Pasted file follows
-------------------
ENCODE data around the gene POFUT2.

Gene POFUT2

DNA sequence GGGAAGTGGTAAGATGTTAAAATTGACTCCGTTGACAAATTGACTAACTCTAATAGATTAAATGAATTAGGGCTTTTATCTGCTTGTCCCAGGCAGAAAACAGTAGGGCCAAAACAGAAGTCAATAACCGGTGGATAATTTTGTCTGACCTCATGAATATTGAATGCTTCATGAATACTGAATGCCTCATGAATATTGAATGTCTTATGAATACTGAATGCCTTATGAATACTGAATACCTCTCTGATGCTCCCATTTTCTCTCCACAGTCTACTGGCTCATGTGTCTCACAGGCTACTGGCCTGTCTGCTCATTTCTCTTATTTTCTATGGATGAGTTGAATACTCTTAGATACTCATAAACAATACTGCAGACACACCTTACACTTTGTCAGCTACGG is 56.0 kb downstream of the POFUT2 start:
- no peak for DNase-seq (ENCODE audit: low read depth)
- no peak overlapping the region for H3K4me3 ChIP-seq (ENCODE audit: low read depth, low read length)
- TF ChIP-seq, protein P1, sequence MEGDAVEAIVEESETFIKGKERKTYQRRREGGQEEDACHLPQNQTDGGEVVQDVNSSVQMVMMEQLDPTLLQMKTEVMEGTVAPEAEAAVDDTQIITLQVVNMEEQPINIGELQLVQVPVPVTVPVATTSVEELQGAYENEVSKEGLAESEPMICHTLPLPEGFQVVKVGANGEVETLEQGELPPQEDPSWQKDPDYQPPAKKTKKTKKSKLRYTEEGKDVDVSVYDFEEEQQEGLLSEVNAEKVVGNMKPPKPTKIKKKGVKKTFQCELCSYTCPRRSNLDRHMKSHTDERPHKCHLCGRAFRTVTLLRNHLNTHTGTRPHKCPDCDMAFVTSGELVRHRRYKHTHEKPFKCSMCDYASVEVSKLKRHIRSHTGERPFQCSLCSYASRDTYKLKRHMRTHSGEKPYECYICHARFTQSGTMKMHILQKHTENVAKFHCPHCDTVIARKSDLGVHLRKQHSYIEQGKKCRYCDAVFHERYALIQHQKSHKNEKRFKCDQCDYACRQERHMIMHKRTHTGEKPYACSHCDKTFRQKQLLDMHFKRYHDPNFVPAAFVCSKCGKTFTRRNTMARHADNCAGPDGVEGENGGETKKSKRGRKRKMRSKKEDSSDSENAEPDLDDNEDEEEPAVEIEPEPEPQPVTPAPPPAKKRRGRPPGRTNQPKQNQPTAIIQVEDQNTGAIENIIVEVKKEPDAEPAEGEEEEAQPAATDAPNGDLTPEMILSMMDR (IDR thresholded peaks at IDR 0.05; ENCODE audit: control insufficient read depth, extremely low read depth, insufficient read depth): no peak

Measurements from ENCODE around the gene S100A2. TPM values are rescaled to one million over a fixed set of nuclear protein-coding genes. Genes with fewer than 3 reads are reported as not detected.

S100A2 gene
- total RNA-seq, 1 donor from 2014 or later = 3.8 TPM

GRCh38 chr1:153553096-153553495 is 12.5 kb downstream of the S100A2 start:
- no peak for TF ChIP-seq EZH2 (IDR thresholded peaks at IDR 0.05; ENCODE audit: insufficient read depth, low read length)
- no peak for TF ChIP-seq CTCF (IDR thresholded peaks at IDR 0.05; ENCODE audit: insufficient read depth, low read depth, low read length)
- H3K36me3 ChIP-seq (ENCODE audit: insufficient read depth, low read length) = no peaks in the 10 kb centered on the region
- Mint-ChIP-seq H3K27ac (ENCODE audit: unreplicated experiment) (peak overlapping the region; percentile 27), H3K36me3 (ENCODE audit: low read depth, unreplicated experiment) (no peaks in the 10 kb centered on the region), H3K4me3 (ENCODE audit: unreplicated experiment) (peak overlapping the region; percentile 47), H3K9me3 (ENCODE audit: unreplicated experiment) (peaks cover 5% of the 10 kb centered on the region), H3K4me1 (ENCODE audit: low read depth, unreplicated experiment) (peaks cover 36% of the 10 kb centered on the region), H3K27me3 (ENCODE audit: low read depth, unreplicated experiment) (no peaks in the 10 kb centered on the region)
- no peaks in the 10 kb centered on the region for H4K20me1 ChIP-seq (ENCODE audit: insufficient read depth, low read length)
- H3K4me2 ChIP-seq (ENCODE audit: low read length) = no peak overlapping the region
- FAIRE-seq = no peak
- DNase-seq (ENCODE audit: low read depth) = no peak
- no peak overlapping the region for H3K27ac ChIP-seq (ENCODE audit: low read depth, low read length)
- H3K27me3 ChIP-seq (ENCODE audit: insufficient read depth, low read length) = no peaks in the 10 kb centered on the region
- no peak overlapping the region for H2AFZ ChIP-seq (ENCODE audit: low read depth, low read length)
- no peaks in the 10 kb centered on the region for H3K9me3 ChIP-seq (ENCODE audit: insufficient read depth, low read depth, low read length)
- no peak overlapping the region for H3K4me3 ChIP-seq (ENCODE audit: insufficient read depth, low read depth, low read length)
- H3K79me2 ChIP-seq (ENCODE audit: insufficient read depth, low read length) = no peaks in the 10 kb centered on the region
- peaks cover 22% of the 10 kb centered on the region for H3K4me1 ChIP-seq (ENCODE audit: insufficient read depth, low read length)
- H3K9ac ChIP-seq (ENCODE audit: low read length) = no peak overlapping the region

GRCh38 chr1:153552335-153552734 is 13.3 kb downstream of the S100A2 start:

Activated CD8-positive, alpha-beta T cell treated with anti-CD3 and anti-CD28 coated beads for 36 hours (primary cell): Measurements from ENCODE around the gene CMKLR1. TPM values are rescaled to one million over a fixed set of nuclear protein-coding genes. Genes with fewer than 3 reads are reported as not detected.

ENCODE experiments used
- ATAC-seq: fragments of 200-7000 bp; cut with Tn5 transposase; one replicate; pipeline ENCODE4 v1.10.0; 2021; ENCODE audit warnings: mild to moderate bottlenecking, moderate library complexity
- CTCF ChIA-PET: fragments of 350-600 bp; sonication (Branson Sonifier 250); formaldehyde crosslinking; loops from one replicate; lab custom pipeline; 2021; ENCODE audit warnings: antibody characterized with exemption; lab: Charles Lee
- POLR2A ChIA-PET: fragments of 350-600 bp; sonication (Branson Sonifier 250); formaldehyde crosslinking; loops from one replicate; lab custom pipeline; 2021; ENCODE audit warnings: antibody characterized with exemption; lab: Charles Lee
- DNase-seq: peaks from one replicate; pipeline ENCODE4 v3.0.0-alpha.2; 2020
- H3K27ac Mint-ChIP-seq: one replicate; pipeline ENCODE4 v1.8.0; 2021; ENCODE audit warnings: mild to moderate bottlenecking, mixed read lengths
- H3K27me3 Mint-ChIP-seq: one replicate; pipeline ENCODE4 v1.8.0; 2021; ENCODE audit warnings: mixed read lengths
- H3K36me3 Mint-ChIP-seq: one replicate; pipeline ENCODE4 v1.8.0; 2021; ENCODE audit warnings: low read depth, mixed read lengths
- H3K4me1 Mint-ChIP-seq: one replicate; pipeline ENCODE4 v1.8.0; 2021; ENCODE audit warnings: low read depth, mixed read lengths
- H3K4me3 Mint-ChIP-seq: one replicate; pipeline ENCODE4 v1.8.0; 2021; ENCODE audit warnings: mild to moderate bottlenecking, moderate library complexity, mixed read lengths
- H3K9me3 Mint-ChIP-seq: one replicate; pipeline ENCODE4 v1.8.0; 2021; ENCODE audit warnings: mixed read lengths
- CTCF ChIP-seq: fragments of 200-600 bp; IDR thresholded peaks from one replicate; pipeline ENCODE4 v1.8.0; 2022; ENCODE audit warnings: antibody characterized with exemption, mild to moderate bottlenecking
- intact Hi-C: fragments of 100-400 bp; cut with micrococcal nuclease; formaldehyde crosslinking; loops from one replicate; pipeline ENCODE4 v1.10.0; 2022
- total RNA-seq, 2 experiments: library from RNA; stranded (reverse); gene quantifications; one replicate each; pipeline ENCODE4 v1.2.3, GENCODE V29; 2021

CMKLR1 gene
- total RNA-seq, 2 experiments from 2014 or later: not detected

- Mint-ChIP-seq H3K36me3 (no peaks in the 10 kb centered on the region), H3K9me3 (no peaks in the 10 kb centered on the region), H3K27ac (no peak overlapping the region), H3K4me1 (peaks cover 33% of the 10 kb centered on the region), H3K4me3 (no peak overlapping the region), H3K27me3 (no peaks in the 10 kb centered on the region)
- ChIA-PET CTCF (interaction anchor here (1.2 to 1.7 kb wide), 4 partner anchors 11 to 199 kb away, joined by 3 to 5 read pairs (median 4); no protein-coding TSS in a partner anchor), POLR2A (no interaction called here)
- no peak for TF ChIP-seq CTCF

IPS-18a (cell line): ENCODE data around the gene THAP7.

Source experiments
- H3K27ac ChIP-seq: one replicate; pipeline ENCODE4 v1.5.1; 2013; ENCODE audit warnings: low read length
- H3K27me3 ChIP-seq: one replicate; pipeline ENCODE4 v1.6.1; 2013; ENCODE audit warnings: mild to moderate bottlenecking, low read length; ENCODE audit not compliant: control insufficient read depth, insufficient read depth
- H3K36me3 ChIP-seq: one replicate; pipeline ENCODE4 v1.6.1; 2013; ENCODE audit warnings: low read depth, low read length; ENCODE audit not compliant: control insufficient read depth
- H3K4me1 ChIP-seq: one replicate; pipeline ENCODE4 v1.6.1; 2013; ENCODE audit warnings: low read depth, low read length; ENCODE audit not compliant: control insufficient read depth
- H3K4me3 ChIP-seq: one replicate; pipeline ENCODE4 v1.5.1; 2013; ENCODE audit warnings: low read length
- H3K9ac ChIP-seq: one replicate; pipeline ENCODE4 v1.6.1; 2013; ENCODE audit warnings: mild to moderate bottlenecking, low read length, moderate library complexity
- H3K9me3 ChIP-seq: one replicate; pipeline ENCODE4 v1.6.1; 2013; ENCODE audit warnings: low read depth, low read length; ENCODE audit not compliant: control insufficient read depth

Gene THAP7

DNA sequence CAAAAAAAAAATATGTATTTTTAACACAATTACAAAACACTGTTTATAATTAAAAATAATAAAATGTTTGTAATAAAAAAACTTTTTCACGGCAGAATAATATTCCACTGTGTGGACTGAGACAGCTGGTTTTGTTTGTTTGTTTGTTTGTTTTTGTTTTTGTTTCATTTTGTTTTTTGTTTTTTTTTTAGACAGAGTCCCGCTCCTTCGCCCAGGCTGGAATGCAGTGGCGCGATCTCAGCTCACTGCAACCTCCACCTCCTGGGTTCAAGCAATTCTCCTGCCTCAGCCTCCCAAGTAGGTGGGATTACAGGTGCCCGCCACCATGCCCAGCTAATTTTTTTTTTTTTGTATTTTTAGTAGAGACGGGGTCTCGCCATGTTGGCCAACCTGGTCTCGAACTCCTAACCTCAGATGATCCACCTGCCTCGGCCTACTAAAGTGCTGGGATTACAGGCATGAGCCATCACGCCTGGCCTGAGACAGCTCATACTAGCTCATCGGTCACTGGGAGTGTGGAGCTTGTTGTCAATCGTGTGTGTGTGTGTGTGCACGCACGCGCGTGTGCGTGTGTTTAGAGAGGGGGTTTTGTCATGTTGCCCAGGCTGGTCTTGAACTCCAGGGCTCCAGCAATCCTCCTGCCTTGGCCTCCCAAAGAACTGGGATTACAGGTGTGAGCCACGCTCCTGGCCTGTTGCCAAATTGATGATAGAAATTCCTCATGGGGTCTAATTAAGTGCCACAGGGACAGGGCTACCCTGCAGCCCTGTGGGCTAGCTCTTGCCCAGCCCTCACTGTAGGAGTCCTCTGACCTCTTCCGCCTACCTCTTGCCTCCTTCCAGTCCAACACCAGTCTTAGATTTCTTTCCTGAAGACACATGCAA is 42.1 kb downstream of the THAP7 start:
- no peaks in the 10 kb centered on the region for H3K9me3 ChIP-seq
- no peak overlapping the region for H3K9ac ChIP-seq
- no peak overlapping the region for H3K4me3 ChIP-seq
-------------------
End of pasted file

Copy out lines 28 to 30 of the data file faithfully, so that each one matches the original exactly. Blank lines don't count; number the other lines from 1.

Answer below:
Activated CD8-positive, alpha-beta T cell treated with anti-CD3 and anti-CD28 coated beads for 36 hours (primary cell): Measurements from ENCODE around the gene CMKLR1. TPM values are rescaled to one million over a fixed set of nuclear protein-coding genes. Genes with fewer than 3 reads are reported as not detected.

ENCODE experiments used
- ATAC-seq: fragments of 200-7000 bp; cut with Tn5 transposase; one replicate; pipeline ENCODE4 v1.10.0; 2021; ENCODE audit warnings: mild to moderate bottlenecking, moderate library complexity